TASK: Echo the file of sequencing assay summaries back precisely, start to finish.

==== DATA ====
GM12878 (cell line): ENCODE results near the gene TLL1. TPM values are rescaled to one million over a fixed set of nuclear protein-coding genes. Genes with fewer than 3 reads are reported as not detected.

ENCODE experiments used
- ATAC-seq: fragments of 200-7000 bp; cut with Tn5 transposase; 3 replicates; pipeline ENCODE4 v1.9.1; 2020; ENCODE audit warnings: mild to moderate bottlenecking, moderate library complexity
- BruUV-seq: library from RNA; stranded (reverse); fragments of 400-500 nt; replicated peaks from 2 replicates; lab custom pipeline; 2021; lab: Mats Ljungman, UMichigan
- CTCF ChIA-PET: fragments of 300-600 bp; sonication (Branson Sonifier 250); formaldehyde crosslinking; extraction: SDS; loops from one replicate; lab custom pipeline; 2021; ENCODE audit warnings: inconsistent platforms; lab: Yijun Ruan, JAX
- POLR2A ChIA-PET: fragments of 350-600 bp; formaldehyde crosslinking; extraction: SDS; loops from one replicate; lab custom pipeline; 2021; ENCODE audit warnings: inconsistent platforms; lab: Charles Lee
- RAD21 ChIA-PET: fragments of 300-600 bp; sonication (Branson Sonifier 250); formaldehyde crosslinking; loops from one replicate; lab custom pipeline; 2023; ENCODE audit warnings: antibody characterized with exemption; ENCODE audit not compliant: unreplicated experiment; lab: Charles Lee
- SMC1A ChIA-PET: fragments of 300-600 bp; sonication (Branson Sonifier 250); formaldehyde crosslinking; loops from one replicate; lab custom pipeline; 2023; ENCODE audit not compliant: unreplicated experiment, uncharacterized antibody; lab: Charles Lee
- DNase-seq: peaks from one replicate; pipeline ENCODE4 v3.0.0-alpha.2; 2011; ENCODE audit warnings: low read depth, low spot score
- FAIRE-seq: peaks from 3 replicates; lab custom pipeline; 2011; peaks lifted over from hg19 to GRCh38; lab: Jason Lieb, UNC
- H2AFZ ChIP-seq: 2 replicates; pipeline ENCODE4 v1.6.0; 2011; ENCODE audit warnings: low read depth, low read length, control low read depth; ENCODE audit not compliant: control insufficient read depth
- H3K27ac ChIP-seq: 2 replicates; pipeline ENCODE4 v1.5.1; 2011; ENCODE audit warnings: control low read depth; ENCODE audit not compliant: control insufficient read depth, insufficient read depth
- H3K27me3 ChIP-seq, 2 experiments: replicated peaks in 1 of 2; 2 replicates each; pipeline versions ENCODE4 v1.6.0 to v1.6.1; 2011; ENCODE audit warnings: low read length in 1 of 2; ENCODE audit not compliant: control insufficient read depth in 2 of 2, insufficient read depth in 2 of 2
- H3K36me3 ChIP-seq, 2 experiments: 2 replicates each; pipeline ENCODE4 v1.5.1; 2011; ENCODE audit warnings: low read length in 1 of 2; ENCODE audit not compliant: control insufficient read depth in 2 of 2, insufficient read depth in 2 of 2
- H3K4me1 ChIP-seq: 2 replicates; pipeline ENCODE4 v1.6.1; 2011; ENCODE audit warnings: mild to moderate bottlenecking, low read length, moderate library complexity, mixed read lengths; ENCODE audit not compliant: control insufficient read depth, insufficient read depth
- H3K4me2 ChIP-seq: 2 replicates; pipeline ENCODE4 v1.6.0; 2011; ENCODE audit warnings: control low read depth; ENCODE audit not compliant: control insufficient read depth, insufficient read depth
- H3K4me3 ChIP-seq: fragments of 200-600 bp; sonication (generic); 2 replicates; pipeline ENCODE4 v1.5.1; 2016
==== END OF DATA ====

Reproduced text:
GM12878 (cell line): ENCODE results near the gene TLL1. TPM values are rescaled to one million over a fixed set of nuclear protein-coding genes. Genes with fewer than 3 reads are reported as not detected.

ENCODE experiments used
- ATAC-seq: fragments of 200-7000 bp; cut with Tn5 transposase; 3 replicates; pipeline ENCODE4 v1.9.1; 2020; ENCODE audit warnings: mild to moderate bottlenecking, moderate library complexity
- BruUV-seq: library from RNA; stranded (reverse); fragments of 400-500 nt; replicated peaks from 2 replicates; lab custom pipeline; 2021; lab: Mats Ljungman, UMichigan
- CTCF ChIA-PET: fragments of 300-600 bp; sonication (Branson Sonifier 250); formaldehyde crosslinking; extraction: SDS; loops from one replicate; lab custom pipeline; 2021; ENCODE audit warnings: inconsistent platforms; lab: Yijun Ruan, JAX
- POLR2A ChIA-PET: fragments of 350-600 bp; formaldehyde crosslinking; extraction: SDS; loops from one replicate; lab custom pipeline; 2021; ENCODE audit warnings: inconsistent platforms; lab: Charles Lee
- RAD21 ChIA-PET: fragments of 300-600 bp; sonication (Branson Sonifier 250); formaldehyde crosslinking; loops from one replicate; lab custom pipeline; 2023; ENCODE audit warnings: antibody characterized with exemption; ENCODE audit not compliant: unreplicated experiment; lab: Charles Lee
- SMC1A ChIA-PET: fragments of 300-600 bp; sonication (Branson Sonifier 250); formaldehyde crosslinking; loops from one replicate; lab custom pipeline; 2023; ENCODE audit not compliant: unreplicated experiment, uncharacterized antibody; lab: Charles Lee
- DNase-seq: peaks from one replicate; pipeline ENCODE4 v3.0.0-alpha.2; 2011; ENCODE audit warnings: low read depth, low spot score
- FAIRE-seq: peaks from 3 replicates; lab custom pipeline; 2011; peaks lifted over from hg19 to GRCh38; lab: Jason Lieb, UNC
- H2AFZ ChIP-seq: 2 replicates; pipeline ENCODE4 v1.6.0; 2011; ENCODE audit warnings: low read depth, low read length, control low read depth; ENCODE audit not compliant: control insufficient read depth
- H3K27ac ChIP-seq: 2 replicates; pipeline ENCODE4 v1.5.1; 2011; ENCODE audit warnings: control low read depth; ENCODE audit not compliant: control insufficient read depth, insufficient read depth
- H3K27me3 ChIP-seq, 2 experiments: replicated peaks in 1 of 2; 2 replicates each; pipeline versions ENCODE4 v1.6.0 to v1.6.1; 2011; ENCODE audit warnings: low read length in 1 of 2; ENCODE audit not compliant: control insufficient read depth in 2 of 2, insufficient read depth in 2 of 2
- H3K36me3 ChIP-seq, 2 experiments: 2 replicates each; pipeline ENCODE4 v1.5.1; 2011; ENCODE audit warnings: low read length in 1 of 2; ENCODE audit not compliant: control insufficient read depth in 2 of 2, insufficient read depth in 2 of 2
- H3K4me1 ChIP-seq: 2 replicates; pipeline ENCODE4 v1.6.1; 2011; ENCODE audit warnings: mild to moderate bottlenecking, low read length, moderate library complexity, mixed read lengths; ENCODE audit not compliant: control insufficient read depth, insufficient read depth
- H3K4me2 ChIP-seq: 2 replicates; pipeline ENCODE4 v1.6.0; 2011; ENCODE audit warnings: control low read depth; ENCODE audit not compliant: control insufficient read depth, insufficient read depth
- H3K4me3 ChIP-seq: fragments of 200-600 bp; sonication (generic); 2 replicates; pipeline ENCODE4 v1.5.1; 2016